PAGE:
Catalina Island Medical Center

Update to CDC Isolation Protocols After COVID-19 Infection

Date Posted: July 20, 2020

Updated CDC isolation Guidelines

Update to CDC Isolation Protocols After COVID-19 Infection

CDC guidelines regarding isolation after COVID-19 infection were recently updated. Here's a summary of what has changed:

  1. Patients with mild to moderate disease, no longer infectious 10 days after symptom onset provided at least 24 hours without fever. This is a change from the 10 days, 72 hours without fever guidelines previously.
  2. Patients with severe disease are no longer infectious 20 days after symptom onset.
  3. PCR test may remain positive for 2+ months even though the patient has not been infectious for a significant amount of time.
  4. Test based release from isolation precautions is no longer recommended as a result (severely immunocompromised patients would be an exception)

The below text is directly from the CDC website, for full text and continued updates
Read this article on the CDC website

CDC Assessment

Available data indicate that persons with mild to moderate COVID-19 remain infectious no longer than 10 days after symptom onset. Persons with more severe to critical illness or severe immunocompromise likely remain infectious no longer than 20 days after symptom onset.  Recovered persons can continue to shed detectable SARS-CoV-2 RNA in upper respiratory specimens for up to 3 months after illness onset, albeit at concentrations considerably lower than during illness, in ranges where replication-competent virus has not been reliably recovered and infectiousness is unlikely. The etiology of this persistently detectable SARS-CoV-2 RNA has yet to be determined. Studies have not found evidence that clinically recovered persons with persistence of viral RNA have transmitted SARS-CoV-2 to others. These findings strengthen the justification for relying on a symptom based, rather than test-based strategy for ending isolation of these patients, so that persons who are by current evidence no longer infectious are not kept unnecessarily isolated and excluded from work or other responsibilities.

Reinfection with SARS-CoV-2 has not yet been definitively confirmed in any recovered persons to date. If, and if so when, persons can be reinfected with SARS-CoV-2 remains unknown and is a subject of investigation. Persons infected with related endemic human betacoronavirus appear to become susceptible again at around 90 days after onset of  infection. Thus, for persons recovered from SARS-CoV-2 infection, a positive PCR during the 90 days after illness onset more likely represents persistent shedding of viral RNA than reinfection.

CDC Recommendations

  1. Duration of isolation and precautions
    • For most persons with COVID-19 illness, isolation and precautions can generally be discontinued 10 days after symptom onset1 and resolution of fever for at least 24 hours, without the use of fever-reducing medications, and with improvement of other symptoms.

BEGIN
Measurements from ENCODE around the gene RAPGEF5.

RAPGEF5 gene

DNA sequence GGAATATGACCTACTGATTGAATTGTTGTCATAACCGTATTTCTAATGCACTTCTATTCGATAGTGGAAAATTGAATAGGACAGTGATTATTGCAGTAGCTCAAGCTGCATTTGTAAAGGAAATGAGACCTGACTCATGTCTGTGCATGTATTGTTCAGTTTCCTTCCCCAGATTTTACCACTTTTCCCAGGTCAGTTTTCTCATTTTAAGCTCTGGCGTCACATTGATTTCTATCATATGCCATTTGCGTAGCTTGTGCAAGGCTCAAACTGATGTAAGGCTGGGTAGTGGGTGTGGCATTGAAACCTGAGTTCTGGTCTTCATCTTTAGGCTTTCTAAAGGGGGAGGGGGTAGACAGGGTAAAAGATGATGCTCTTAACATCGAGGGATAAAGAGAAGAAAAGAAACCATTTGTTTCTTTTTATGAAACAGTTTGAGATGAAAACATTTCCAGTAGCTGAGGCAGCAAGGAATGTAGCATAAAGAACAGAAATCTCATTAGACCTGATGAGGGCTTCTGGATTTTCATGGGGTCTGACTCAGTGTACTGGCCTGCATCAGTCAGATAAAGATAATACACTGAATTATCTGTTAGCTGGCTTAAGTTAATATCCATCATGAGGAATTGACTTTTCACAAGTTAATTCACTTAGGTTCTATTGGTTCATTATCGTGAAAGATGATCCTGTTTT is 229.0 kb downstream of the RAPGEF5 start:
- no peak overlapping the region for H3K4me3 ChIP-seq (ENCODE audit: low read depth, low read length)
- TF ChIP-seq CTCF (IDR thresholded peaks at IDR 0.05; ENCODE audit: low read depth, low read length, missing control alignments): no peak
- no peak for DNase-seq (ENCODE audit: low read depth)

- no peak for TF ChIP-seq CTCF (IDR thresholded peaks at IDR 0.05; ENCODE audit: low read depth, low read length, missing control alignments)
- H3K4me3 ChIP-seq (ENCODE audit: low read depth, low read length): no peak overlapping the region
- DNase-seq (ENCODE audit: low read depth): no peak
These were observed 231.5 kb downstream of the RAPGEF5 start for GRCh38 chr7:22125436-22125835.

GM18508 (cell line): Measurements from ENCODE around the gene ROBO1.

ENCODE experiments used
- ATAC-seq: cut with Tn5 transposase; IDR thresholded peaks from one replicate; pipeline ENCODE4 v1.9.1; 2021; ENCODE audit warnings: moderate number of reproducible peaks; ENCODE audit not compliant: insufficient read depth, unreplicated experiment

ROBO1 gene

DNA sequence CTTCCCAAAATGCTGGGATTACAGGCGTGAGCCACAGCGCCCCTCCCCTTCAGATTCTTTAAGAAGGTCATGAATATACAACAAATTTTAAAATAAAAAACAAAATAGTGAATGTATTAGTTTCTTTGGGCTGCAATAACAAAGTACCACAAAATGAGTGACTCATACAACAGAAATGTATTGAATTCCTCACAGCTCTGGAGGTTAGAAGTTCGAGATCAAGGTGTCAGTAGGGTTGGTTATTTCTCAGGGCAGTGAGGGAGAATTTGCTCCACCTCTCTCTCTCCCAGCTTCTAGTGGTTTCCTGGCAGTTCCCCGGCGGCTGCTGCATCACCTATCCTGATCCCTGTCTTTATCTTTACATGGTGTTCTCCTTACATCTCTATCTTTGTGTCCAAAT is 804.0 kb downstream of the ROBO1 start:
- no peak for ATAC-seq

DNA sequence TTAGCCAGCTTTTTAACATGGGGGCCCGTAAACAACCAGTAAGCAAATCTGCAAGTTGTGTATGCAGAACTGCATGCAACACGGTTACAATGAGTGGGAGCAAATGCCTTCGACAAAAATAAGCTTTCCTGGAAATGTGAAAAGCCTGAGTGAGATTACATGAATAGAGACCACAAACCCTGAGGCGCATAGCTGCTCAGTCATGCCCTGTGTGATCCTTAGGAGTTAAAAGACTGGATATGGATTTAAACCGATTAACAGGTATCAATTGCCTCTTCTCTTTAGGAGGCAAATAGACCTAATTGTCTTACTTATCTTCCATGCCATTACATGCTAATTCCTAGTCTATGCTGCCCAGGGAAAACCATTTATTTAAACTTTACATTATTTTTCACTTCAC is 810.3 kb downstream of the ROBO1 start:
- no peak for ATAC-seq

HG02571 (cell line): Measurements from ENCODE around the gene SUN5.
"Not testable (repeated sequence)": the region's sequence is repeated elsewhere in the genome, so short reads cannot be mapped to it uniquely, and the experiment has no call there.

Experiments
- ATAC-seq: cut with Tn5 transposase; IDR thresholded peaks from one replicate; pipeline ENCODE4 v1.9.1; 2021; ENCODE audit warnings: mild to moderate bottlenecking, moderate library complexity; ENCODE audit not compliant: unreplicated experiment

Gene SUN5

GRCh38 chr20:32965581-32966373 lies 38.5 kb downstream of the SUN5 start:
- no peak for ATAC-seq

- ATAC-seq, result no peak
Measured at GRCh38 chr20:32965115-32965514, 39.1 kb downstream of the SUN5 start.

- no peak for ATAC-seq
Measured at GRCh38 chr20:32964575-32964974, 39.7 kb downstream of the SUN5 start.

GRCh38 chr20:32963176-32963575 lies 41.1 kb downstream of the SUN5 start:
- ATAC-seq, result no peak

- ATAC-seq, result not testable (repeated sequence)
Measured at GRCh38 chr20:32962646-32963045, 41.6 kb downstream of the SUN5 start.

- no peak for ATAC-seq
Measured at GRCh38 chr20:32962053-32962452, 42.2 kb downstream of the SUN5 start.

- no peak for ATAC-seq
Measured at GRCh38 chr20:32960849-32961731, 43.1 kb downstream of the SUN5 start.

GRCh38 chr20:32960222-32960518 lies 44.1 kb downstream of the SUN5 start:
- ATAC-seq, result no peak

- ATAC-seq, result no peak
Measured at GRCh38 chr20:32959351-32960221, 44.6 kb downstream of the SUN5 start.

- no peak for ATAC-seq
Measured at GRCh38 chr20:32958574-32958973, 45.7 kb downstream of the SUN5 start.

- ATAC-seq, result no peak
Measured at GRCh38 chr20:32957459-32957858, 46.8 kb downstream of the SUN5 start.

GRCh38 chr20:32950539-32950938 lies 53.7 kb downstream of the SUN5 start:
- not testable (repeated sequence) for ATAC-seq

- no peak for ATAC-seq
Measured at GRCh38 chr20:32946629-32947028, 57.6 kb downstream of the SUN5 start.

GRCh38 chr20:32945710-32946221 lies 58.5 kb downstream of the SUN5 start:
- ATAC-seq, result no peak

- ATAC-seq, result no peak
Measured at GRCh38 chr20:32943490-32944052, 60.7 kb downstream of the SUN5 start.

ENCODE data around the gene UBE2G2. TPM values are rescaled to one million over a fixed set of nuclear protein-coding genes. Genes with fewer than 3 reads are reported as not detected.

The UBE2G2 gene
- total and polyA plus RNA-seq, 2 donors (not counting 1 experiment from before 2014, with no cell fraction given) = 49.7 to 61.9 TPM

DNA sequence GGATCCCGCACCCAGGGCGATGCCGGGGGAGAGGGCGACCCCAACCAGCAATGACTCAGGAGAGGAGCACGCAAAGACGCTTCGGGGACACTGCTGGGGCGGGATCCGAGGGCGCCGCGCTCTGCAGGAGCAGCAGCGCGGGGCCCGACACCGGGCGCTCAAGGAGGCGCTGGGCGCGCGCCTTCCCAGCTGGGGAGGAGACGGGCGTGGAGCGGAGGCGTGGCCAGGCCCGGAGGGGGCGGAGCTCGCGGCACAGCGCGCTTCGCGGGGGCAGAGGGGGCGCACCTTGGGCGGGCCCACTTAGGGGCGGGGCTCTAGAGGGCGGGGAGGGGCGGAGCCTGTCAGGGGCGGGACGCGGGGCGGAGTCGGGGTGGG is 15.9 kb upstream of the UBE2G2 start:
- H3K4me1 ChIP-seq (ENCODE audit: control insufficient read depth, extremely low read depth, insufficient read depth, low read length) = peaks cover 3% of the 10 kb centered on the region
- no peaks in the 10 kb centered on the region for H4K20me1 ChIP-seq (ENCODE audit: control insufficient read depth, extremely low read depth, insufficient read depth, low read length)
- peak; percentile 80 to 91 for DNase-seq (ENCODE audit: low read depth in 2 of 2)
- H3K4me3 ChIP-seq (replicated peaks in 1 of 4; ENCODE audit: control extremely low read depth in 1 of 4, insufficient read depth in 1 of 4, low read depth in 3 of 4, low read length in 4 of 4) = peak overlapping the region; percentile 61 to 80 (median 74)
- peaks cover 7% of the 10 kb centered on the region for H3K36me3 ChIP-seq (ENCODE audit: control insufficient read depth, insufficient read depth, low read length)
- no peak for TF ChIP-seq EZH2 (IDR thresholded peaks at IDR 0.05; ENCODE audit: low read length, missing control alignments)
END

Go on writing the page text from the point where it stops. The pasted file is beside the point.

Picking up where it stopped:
• A limited number of persons with severe illness may produce replication-competent virus beyond 10 days that may warrant extending duration of isolation and precautions for up to 20 days after symptom onset; consider consultation with infection control experts.
    • For persons who never develop symptoms, isolation and other precautions can be discontinued 10 days after the date of their first positive RT-PCR test for SARS-CoV-2 RNA.
  2. Role of PCR testing2 to discontinue isolation or precautions
    • For persons who are severely immunocompromised, a test-based strategy could be considered in consultation with infectious diseases experts.
    • For all others, a test-based strategy is no longer recommended except to discontinue isolation or precautions earlier than would occur under the strategy outlined in Part 1, above.
  3. Role of PCR testing2 after discontinuation of isolation or precautions
    • For persons previously diagnosed with symptomatic COVID-19 who remain asymptomatic after recovery, retesting is not recommended within 3 months after the date of symptom onset for the initial COVID-19 infection. In addition,  quarantine is not recommended in the event of close contact with an infected person.

CDC Key Finding

The likelihood of recovering replication-competent virus also declines after onset of symptoms. For patients with mild to moderate COVID-19, replication-competent virus has not been recovered after 10 days following symptom onset (CDC, unpublished data, 2020; Wölfel et al., 2020; Arons et al., 2020; Bullard et al., 2020; Lu et al., 2020; personal communication with Young et al., 2020; Korea CDC, 2020). Recovery of replication-competent virus between 10 and 20 days after symptom onset has been documented in some persons with severe COVID-19 that, in some cases, was complicated by immunocompromised state (van Kampen et al., 2020). However, in this series of patients, it was estimated that 88% and 95% of their specimens no longer yielded replication-competent virus after 10 and 15 days, respectively, following symptom onset.

Resources

CDC - Duration of Isolation and Precautions for Adults with COVID-19

CDC: Criteria for Return to Work for Healthcare Personnel with SARS-CoV-2 Infection (Interim Guidance)

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